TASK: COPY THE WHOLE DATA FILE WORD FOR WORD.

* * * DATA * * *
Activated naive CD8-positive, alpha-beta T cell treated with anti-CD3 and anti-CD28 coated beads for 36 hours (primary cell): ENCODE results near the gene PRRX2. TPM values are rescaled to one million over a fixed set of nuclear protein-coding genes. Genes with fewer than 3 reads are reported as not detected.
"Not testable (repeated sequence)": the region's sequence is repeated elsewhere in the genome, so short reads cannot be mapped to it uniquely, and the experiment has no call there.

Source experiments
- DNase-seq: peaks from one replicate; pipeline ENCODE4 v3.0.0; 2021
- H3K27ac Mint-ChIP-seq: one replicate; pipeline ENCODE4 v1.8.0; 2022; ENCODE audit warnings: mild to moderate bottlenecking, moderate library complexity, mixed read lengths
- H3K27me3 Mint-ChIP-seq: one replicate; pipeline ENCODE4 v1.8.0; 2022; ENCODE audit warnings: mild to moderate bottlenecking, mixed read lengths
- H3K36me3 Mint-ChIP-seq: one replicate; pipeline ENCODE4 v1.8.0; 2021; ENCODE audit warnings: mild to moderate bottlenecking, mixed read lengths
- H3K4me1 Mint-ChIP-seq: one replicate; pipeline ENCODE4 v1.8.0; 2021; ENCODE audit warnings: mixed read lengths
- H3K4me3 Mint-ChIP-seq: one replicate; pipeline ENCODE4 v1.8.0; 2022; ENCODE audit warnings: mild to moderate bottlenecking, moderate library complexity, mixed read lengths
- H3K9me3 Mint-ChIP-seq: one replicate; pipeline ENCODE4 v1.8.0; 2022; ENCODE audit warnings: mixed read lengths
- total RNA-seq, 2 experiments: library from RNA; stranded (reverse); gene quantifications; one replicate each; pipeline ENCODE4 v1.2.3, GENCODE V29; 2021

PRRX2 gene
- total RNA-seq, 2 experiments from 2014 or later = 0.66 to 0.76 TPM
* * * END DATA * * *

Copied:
Activated naive CD8-positive, alpha-beta T cell treated with anti-CD3 and anti-CD28 coated beads for 36 hours (primary cell): ENCODE results near the gene PRRX2. TPM values are rescaled to one million over a fixed set of nuclear protein-coding genes. Genes with fewer than 3 reads are reported as not detected.
"Not testable (repeated sequence)": the region's sequence is repeated elsewhere in the genome, so short reads cannot be mapped to it uniquely, and the experiment has no call there.

Source experiments
- DNase-seq: peaks from one replicate; pipeline ENCODE4 v3.0.0; 2021
- H3K27ac Mint-ChIP-seq: one replicate; pipeline ENCODE4 v1.8.0; 2022; ENCODE audit warnings: mild to moderate bottlenecking, moderate library complexity, mixed read lengths
- H3K27me3 Mint-ChIP-seq: one replicate; pipeline ENCODE4 v1.8.0; 2022; ENCODE audit warnings: mild to moderate bottlenecking, mixed read lengths
- H3K36me3 Mint-ChIP-seq: one replicate; pipeline ENCODE4 v1.8.0; 2021; ENCODE audit warnings: mild to moderate bottlenecking, mixed read lengths
- H3K4me1 Mint-ChIP-seq: one replicate; pipeline ENCODE4 v1.8.0; 2021; ENCODE audit warnings: mixed read lengths
- H3K4me3 Mint-ChIP-seq: one replicate; pipeline ENCODE4 v1.8.0; 2022; ENCODE audit warnings: mild to moderate bottlenecking, moderate library complexity, mixed read lengths
- H3K9me3 Mint-ChIP-seq: one replicate; pipeline ENCODE4 v1.8.0; 2022; ENCODE audit warnings: mixed read lengths
- total RNA-seq, 2 experiments: library from RNA; stranded (reverse); gene quantifications; one replicate each; pipeline ENCODE4 v1.2.3, GENCODE V29; 2021

PRRX2 gene
- total RNA-seq, 2 experiments from 2014 or later = 0.66 to 0.76 TPM